BIOL40750 Global Governance: Global Risks - Policies for Prevention, Management and Adaptation under Condition

Academic Year 2020/2021

The traditional global order which emerged after World War II and which emphasizes the rule of international law and of "global governance" has been challenged by several developments during the past two decades: the shift of international power to authoritarian states, decreasing support for the liberal global order by powerful democracies (e.g., the United States of America), emerging populism and a trend towards de-democratization and autonomy-seeking in traditional democracies, crises of international organizations and regimes (e.g., EU-crisis, deadlocks of international climate policy).

This year topic: Global Governance and the Transformation of Economic and Social Systems towards Sustainability
The Goals for Sustainable Development (SDGs) include targets for global environmental and social politics that require fundamental transformations in nearly all important economic and social spheres by 2030. Some of these goals are so ambitious that they will hardly be achieved if global policymaking relies on the normal approach of "muddling through". On the one hand, the seminar will assess why past policy changes were not as far-reaching as required. It is obvious that achievements in important policy areas such as climate change, protection of tropical forests, sustainable agriculture (to mention only a few of these critical issues) were by far less-far reaching as necessary. In addition, the framework conditions for the development of effective global policies deteriorated in light of new nationalism, retreat from multi-lateralism by single states or denial of the relevance of environmental and social issues by populists. The seminar will also explore the impacts of these developments on global environmental and social governance (e.g., on single regimes or international organizations). It will focus on developments at global, regional, national and sub-national levels and also consider the important role of business and NGOs.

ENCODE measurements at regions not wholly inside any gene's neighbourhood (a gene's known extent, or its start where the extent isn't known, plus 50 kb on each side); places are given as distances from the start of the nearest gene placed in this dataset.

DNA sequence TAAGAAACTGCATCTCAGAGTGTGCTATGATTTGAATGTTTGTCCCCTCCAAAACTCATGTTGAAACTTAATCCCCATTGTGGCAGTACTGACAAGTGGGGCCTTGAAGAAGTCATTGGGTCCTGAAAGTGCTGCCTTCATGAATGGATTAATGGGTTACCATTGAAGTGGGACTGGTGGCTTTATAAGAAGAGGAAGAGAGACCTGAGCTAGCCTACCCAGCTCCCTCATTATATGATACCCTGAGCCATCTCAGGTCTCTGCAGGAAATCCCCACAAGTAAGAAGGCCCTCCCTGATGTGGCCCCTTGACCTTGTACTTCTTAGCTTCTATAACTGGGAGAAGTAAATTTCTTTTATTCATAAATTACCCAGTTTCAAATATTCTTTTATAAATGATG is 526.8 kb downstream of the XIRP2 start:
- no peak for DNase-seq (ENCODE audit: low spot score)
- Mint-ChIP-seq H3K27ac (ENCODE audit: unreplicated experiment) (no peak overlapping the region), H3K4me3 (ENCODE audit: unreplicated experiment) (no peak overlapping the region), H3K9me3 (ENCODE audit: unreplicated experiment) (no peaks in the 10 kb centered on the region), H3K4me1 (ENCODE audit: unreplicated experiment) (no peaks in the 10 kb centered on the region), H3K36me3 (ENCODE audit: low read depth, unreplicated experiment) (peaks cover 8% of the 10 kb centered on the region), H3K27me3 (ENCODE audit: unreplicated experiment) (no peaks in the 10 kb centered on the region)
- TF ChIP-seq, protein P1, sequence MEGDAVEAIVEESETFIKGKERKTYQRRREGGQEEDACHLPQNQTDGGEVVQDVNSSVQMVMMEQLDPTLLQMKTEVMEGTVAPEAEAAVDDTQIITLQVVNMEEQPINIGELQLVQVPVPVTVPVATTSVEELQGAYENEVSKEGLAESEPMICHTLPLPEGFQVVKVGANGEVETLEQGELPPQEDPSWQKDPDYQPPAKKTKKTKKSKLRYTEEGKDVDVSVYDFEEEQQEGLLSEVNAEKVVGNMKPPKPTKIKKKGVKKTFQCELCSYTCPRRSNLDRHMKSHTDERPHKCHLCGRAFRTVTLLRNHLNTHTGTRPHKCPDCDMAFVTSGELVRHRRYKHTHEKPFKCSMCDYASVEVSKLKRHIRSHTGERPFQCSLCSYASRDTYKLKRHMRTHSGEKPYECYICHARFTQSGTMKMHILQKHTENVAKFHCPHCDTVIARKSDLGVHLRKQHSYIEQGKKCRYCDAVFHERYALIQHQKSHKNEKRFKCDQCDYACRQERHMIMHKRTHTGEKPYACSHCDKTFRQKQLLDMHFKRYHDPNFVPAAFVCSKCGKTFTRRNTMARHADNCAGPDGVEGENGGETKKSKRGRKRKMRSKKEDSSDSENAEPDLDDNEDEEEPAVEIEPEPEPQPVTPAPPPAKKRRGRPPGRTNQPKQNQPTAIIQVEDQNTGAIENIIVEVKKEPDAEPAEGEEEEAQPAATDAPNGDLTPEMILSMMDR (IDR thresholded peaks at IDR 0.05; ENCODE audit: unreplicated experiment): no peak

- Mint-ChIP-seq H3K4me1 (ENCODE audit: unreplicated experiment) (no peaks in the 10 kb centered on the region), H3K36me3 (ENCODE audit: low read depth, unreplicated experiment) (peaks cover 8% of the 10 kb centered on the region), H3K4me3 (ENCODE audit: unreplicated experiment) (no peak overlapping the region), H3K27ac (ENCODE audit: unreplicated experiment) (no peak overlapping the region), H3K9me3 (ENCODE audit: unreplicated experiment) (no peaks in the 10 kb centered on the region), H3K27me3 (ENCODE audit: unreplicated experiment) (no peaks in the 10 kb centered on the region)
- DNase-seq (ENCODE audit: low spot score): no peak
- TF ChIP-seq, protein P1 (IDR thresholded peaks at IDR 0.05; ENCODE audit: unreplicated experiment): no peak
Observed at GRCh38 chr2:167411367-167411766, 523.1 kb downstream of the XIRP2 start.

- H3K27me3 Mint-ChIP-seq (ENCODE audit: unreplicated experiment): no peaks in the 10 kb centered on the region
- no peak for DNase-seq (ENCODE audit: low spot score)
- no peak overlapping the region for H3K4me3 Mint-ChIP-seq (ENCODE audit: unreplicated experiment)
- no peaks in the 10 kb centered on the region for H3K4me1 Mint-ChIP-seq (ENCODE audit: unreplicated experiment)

Show/hide contentOpenClose All

Curricular information is subject to change

Learning Outcomes:

Students will be familiar with the main theories of governance, federal control (hierarchy, the market, negotiation, cooperation, networks, etc.), and administration and coordination in terms of the nation as a whole as well as between society and the state. By the end of the course, students will be able to recognise and analyse connections between new forms of cooperation resulting from different methods of governance and changes in the form and quality of democracies.

Student Effort Hours: 
Student Effort Type Hours
Seminar (or Webinar)


Autonomous Student Learning




Approaches to Teaching and Learning:
Interactive lectures and mostly seminars with discussion and debates. 
Requirements, Exclusions and Recommendations

Not applicable to this module.

Module Requisites and Incompatibles
Not applicable to this module.
Assessment Strategy  
Description Timing Open Book Exam Component Scale Must Pass Component % of Final Grade
Examination: Examination as per JLU Regulations Throughout the Trimester No Graded No


Carry forward of passed components
Remediation Type Remediation Timing
In-Module Resit Prior to relevant Programme Exam Board
Please see Student Jargon Buster for more information about remediation types and timing. 
Feedback Strategy/Strategies

• Feedback individually to students, on an activity or draft prior to summative assessment
• Feedback individually to students, post-assessment

How will my Feedback be Delivered?

Not yet recorded.

Timetabling information is displayed only for guidance purposes, relates to the current Academic Year only and is subject to change.


There are no rows to display